“I like games with consequences.”
This is what a friend of mine told me not too long ago with regards to online games, but it is a sentiment that can easily be applied to video games in general. I know that I–and many other more eloquent and informed people on the matter–have stated that the medium of the video game can be used for more than just entertainment value. The medium of a video game is as its very core an interactive experience that, like any other art form, can get us to relate to the world around us in a different way.
However, with regards to Pipe Trouble, there is also the matter of responsibility to consider as well.
Pipe Trouble is a game created by Pop Sandbox Productions, produced by Alex Jansen, and co-designed by Jim Munroe. It was apparently made as a companion piece to the TVO-commissioned documentary Trouble in the Peace: a film directed by Julian T. Pinder and produced by Six Island Productions about gas leaks affecting Northern British Columbia farmers in the Peace River region and in particular one man and father, who has decided to do something about it.
Before I decided to write this article, I did not know that Pipe Trouble was a digital complement to this documentary. In fact, the entire subject matter that both the film and the game seem to encompass–Canadian farms encountering potentially lethal gas leaks from pipelines of gas companies in their regions–is not usually something I tend to focus on with more than passing attention. After a while, and as cynical as it gets, news of “corrupt corporations, victims and innocent bystanders, and eco-terrorist reprisals” tends to become oversimplified by the media.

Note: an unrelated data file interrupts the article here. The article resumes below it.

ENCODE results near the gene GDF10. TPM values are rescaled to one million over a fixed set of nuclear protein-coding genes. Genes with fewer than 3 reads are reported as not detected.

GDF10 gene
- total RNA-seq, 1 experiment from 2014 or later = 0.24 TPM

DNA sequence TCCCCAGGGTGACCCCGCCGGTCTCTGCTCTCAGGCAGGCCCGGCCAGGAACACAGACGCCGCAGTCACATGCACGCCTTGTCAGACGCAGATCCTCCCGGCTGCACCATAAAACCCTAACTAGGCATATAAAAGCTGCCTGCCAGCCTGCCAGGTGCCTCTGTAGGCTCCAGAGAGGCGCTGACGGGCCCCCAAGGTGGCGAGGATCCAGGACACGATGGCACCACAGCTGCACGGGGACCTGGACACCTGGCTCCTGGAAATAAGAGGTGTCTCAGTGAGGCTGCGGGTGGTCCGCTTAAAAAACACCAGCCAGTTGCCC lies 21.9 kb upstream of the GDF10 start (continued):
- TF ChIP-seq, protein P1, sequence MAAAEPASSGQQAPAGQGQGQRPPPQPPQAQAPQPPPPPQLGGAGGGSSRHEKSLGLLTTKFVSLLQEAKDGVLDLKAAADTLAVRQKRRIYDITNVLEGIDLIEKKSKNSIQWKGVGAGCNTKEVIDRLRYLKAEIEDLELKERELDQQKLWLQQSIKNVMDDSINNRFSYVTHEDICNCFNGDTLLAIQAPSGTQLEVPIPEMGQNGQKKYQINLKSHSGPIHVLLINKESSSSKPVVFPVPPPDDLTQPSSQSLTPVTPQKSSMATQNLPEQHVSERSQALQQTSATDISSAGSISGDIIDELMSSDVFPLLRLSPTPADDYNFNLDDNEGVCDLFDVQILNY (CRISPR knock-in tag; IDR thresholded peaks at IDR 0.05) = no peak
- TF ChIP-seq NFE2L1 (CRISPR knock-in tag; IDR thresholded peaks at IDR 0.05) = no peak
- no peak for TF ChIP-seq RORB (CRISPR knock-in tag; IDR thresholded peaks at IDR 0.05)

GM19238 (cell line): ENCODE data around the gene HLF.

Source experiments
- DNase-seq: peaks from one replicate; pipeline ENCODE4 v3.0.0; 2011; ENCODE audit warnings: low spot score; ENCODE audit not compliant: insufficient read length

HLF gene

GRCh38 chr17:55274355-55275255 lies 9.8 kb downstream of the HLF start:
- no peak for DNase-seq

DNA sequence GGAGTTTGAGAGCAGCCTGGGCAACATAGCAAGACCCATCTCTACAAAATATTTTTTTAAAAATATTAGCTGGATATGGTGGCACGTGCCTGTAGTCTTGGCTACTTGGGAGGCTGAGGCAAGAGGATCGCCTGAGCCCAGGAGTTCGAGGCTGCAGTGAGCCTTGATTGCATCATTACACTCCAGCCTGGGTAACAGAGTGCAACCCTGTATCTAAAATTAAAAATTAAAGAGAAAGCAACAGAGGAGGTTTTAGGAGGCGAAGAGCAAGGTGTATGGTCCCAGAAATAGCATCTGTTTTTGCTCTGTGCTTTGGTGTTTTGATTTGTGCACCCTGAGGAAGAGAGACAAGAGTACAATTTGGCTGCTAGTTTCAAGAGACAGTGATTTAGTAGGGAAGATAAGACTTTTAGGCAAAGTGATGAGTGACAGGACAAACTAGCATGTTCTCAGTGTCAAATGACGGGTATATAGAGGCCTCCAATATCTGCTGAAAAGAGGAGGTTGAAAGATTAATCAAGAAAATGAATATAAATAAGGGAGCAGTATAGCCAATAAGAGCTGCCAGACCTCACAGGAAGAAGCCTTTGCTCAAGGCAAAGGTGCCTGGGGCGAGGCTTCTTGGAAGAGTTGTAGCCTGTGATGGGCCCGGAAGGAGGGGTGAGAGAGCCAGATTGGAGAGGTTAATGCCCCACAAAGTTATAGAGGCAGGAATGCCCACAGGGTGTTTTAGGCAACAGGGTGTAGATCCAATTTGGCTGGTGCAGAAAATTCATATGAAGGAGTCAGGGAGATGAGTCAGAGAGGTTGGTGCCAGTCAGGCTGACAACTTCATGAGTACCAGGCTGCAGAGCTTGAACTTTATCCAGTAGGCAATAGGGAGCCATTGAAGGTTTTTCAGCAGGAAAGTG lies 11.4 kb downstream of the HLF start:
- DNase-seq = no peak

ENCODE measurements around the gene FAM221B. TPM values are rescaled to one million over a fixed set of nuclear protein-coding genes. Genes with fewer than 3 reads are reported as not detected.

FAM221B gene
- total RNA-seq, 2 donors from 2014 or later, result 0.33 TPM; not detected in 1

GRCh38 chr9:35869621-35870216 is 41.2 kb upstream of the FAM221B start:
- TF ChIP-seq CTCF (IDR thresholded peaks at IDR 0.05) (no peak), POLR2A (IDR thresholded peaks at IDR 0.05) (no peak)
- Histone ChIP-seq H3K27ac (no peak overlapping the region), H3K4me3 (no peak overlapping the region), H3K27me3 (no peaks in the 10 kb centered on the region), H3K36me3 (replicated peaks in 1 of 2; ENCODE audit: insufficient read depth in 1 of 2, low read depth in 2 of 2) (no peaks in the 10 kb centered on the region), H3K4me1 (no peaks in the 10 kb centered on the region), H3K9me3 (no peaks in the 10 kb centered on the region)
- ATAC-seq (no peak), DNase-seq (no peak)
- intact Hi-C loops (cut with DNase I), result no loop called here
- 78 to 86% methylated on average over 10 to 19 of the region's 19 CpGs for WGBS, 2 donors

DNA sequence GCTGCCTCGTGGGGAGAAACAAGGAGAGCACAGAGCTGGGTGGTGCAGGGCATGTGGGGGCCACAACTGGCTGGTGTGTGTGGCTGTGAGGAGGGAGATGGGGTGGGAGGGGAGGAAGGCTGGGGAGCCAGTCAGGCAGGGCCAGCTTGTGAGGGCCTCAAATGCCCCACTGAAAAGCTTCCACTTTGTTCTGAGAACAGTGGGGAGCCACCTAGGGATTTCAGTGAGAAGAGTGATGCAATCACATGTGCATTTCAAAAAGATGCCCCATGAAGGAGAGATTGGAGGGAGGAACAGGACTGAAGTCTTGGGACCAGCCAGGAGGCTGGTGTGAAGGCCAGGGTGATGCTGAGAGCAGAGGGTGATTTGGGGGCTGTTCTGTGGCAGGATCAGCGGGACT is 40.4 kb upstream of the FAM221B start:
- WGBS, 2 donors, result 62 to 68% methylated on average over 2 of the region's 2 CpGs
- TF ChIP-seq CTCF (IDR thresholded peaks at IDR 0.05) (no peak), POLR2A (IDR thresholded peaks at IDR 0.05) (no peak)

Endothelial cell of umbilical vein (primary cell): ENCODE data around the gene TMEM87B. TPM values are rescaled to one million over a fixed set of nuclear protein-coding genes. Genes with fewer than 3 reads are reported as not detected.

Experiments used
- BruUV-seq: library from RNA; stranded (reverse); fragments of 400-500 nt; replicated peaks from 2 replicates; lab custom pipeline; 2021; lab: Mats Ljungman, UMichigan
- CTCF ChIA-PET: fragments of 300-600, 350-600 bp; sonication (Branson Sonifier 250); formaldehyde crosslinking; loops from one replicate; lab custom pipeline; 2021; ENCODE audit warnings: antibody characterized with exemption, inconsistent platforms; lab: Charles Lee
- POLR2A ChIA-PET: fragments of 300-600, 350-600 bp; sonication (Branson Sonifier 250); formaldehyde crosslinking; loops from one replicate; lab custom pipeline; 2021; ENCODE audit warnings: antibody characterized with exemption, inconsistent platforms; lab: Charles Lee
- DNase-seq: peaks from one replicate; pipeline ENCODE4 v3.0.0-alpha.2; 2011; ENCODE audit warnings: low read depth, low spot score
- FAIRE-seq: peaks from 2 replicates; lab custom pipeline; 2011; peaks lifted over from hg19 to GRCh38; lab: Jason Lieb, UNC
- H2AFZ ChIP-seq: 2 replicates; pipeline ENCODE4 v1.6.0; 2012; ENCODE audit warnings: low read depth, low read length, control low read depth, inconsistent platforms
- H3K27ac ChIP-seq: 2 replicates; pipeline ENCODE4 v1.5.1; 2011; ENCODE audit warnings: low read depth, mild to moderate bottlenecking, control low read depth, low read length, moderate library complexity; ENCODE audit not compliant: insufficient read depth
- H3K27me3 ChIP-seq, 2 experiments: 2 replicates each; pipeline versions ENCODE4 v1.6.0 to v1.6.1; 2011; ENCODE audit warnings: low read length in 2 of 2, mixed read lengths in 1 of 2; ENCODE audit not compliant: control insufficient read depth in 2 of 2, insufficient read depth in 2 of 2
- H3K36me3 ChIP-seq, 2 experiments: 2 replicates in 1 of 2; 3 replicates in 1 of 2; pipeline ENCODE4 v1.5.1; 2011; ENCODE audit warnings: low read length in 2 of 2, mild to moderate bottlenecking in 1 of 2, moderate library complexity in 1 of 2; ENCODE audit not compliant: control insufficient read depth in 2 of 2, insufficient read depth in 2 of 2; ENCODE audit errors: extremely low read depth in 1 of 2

It is one thing, however, to hear and watch something about a matter that seemingly doesn’t concern you as an individual. It is a whole other thing to find yourself in a situation–even if it is a simulation with a satirical veneer–where you are in a position of great responsibility.
What Pop Sandbox is attempting to do to this regard is not something new, but rather it is a very familiar idea they have worked with expressed into a different medium. While I did write an article or two on Kenk: A Graphic Portrait a fair while ago, what I might have neglected to mention is that one major theme in the graphic novel–also made by Pop Sandbox–is that everyone has a part to play in a particular social action. In the case of Igor Kenk and his stolen bicycles, it is made clear that everyone–to the people who bought bicycles from him, to even the people who purchased their stolen bikes back, to law enforcement and Toronto City Hall–knew about what he was doing and, just as they condemned it, they also tolerated and even to some extent accepted it a part of their social system. With regards to Kenk, Pop Sandbox illustrated–quite literally–how Igor Kenk was just part of a social dynamic–of a collaboration–in which the rest of the city was also a part.
But Pop Sandbox goes even further with Pipe Trouble. While Kenk simply observes a social structure and interaction, Pipe Trouble makes the player-audience interact immediately and directly with the issue as clearly, and as simply put, as possible.
In other words, you–the player–are placed as the manager of a gas company apparently situated in the Canadian Province of Alberta and you must please your superiors and make them money, keep the people who need your corporation’s services in mind, do as little damage to farmland, animals, humans, and the environment as possible, and try not to piss anyone off.